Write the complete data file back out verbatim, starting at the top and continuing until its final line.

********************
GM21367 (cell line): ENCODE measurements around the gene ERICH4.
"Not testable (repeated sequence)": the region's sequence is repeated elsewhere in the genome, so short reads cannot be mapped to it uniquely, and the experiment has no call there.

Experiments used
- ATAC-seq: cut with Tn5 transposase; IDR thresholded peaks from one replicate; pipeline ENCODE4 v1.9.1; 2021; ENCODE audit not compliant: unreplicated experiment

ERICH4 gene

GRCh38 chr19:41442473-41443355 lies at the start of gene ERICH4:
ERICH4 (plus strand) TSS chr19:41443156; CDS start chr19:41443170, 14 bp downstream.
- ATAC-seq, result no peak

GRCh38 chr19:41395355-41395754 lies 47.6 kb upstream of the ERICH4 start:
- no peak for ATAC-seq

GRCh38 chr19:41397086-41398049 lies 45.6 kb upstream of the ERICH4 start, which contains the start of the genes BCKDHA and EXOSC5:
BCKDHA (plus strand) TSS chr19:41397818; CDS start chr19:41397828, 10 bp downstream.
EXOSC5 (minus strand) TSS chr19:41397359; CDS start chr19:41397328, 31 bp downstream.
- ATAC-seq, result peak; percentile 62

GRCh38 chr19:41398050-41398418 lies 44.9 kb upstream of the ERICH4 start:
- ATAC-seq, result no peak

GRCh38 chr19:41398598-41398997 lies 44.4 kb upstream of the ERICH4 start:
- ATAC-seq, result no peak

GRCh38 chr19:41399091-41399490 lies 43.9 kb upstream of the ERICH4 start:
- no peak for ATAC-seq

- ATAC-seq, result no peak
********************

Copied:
GM21367 (cell line): ENCODE measurements around the gene ERICH4.
"Not testable (repeated sequence)": the region's sequence is repeated elsewhere in the genome, so short reads cannot be mapped to it uniquely, and the experiment has no call there.

Experiments used
- ATAC-seq: cut with Tn5 transposase; IDR thresholded peaks from one replicate; pipeline ENCODE4 v1.9.1; 2021; ENCODE audit not compliant: unreplicated experiment

ERICH4 gene

GRCh38 chr19:41442473-41443355 lies at the start of gene ERICH4:
ERICH4 (plus strand) TSS chr19:41443156; CDS start chr19:41443170, 14 bp downstream.
- ATAC-seq, result no peak

GRCh38 chr19:41395355-41395754 lies 47.6 kb upstream of the ERICH4 start:
- no peak for ATAC-seq

GRCh38 chr19:41397086-41398049 lies 45.6 kb upstream of the ERICH4 start, which contains the start of the genes BCKDHA and EXOSC5:
BCKDHA (plus strand) TSS chr19:41397818; CDS start chr19:41397828, 10 bp downstream.
EXOSC5 (minus strand) TSS chr19:41397359; CDS start chr19:41397328, 31 bp downstream.
- ATAC-seq, result peak; percentile 62

GRCh38 chr19:41398050-41398418 lies 44.9 kb upstream of the ERICH4 start:
- ATAC-seq, result no peak

GRCh38 chr19:41398598-41398997 lies 44.4 kb upstream of the ERICH4 start:
- ATAC-seq, result no peak

GRCh38 chr19:41399091-41399490 lies 43.9 kb upstream of the ERICH4 start:
- no peak for ATAC-seq

- ATAC-seq, result no peak